The cosmetic components of a guitar’s body, neck, and headstock that enhance the guitar’s beauty and value are known as appointments. Binding, inlays, and hardware are all included in the appointments list.
Auto trim tuner
Tuning machines with built-in cutters that trim excess string left hanging out of the tuning post are known as auto-trim tuners.
Square edges on a guitar body, pickup, or other surfaces that have been reduced to sloping edges are referred to as beveled. Bevels make it easier for the guitar to rest on the guitarist’s rib cage.
A tailpiece with a bar that allows guitarists to adjust the tension of the strings and their pitch. Also known as a “tremolo bar” or a “whammy bar.”
A decorative finish that covers the joint between the body and the top of the book or between the Fretboard and the neck—also used to conceal the Fretboard’s connection to the neck. The number of layers in binding is referred to as ply, for example, 3-ply or 7-ply.
A neck with three or four wood screws running through the back of the body and into the back of the neck is attached to a fitting slot in the body. This method of attaching necks was crucial in creating the electric guitar since it cut manufacturing costs, allowing electric guitars to be more inexpensive. You can replace, alter, or repair a bolt-on neck.
Abbreviated as “burst.” See the Sunburst finish for more information.
The brand name for Gibson’s Historic Humbucker pickups.
Type 1, Type 2, and Type 3 humbucker pickups are copies of “Patent Applied For” humbucker pickups seen on early Les Pauls and contain Alnico 2 magnets. The breezy tone is present in all three varieties. Type 1 pickups have slightly underwound coils that are imbalanced. Type 2 coils are wound to exact specifications. Type 3 coils are somewhat overwound and imbalanced.
Pickups include Alnico 5 magnets and wax potting and have a greater bite and brightness “Patent Applied For” tone.
Carved maple top
A 3/8″ piece of maple that has been carved into a curved shape and laminated to the guitar body’s rear part (the back is usually made of mahogany).
Carved non-figured maple top
A maple top with no figuring or “flame” wood.
To produce a “hotter” output, ceramic magnets are employed in pickups like Gibson’s 500T. See also Alnico magnet and OutputOutput.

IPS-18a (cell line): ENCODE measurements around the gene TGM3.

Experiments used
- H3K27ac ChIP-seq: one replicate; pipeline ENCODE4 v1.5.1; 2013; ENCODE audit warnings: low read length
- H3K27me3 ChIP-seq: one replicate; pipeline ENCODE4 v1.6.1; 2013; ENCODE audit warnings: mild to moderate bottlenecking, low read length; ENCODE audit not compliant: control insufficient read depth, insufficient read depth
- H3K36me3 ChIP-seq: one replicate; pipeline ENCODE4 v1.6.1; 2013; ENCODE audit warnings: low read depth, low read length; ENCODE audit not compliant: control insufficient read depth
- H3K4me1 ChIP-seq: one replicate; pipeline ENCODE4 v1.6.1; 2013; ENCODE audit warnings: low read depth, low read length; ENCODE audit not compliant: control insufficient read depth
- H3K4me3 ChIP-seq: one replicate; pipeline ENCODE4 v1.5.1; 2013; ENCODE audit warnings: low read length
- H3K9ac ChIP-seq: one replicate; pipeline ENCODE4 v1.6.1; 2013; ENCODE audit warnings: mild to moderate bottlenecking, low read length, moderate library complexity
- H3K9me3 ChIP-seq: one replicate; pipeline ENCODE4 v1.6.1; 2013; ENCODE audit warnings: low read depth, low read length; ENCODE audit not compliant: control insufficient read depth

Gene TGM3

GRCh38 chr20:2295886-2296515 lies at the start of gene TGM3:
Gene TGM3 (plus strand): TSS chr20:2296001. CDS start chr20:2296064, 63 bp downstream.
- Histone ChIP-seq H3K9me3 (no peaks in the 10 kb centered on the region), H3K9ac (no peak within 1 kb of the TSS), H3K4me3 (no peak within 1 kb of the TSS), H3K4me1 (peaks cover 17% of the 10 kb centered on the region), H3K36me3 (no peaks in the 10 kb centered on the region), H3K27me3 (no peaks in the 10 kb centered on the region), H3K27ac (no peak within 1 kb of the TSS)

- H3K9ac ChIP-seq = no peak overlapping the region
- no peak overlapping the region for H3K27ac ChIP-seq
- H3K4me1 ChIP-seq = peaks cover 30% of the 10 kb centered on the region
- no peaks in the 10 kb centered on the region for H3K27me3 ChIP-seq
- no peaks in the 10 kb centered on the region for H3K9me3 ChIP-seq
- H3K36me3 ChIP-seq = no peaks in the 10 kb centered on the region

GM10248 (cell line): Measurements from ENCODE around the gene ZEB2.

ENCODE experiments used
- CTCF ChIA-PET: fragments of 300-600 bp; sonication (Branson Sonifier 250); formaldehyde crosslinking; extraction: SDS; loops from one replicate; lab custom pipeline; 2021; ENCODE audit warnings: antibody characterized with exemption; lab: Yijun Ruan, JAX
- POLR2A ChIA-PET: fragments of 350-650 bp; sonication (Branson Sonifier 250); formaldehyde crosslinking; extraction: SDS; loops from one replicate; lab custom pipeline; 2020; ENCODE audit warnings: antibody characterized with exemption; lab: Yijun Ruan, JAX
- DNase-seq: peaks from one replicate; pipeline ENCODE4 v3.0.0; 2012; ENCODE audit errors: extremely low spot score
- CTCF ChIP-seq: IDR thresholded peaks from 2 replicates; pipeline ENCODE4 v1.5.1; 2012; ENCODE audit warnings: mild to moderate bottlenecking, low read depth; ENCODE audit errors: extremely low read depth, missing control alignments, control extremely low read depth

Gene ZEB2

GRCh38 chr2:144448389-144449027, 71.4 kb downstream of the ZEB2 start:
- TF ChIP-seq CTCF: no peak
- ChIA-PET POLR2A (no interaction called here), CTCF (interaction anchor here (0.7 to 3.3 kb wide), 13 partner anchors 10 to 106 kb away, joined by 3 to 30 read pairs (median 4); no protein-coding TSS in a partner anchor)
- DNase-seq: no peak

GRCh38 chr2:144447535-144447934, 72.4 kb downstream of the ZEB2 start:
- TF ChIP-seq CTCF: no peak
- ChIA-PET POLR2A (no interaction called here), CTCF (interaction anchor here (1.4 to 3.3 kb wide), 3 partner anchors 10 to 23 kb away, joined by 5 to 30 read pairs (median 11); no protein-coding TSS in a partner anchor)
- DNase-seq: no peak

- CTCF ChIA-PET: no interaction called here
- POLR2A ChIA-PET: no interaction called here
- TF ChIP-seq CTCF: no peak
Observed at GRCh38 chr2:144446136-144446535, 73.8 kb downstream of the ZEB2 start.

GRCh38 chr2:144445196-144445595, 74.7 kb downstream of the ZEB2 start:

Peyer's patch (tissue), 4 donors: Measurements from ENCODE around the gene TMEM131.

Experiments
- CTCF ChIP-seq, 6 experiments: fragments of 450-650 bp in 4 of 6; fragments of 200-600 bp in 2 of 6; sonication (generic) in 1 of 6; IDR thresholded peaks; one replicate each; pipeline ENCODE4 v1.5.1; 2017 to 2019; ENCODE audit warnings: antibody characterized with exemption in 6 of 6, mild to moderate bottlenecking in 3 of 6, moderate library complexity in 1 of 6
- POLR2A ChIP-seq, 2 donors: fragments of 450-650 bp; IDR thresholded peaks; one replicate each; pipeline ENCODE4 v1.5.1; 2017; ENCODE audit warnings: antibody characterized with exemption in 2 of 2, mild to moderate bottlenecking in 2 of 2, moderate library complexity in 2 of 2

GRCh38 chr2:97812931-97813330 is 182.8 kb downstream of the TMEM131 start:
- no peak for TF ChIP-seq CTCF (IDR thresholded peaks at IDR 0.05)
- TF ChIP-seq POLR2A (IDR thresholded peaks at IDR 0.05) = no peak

A guitar body having precisely selected cavities or dynamic sound chambers routed into it is referred to as “chambered.” Not to be confused with drilled “weight relief” holes. Les Paul models have this feature.
A guitar with two cutaways is known as a double-cut.
A pickup that has been dipped twice in wax for a tighter seal, preventing extraneous vibrations from causing microphonic feedback.
A rich, strong wood is utilized in the fretboards of higher-end Les Pauls. The Fretboard is the same as the fingerboard.
A protective and decorative finish is given to the guitar’s wood body, neck, and headstock.
Also known as a fingerboard, the Fretboard of Les Pauls is composed of rosewood or ebony and is laminated on top of another piece of wood, usually mahogany. Metal frets are hammered into the Fretboard with care.
Refers to the width of the curvature at the top of the Fretboard from edge to edge.
The height and width of the fret wire determine the fret size. While low frets are easy on the fingertips, they might make string bending difficult. The higher the frets, the higher the action. Narrow frets wear down quickly, but larger frets last longer. Tall and narrow frets are also very popular. (See Jumbo jets)
Gold is highly decorative and is rust and corrosion-resistant. It is an appointment found chiefly on the hardware of higher-value Les Pauls.
Green tuning key
Sometimes known as “green vintage tuning keys,” are tuning keys that have been given a patina to make them appear aged.
A higher-quality brand of tuner than the ones that often come with most guitars. They have enclosed, permanently oiled machine heads, allowing them to tune more smoothly and keep the strings in tune for extended periods. Grover has been producing machine heads for stringed instruments as far back as the late 1800s.
The topmost section of a guitar neck, where the tuners are mounted, is the headstock.
Most LP guitars have a humbucker pickup. Two coiled coils are wired out of phase adjacent to each other in the humbucker pickup. Most electrical hum caused by single-coil pickups is eliminated or reduced due to wiring the pickups in this fashion.
Refers to a guitar’s capacity to remain in tune notes from fret to fret all the way down the neck. In most cases, intonation can be changed if required.
The breadth and height of the fret wire are referred to as jumbo frets, sometimes known as broad frets or super-size frets. Some lead guitarists who do a lot of string bending prefer this. Higher fret wires allow the musician to bend the strings further. (See at the fret size).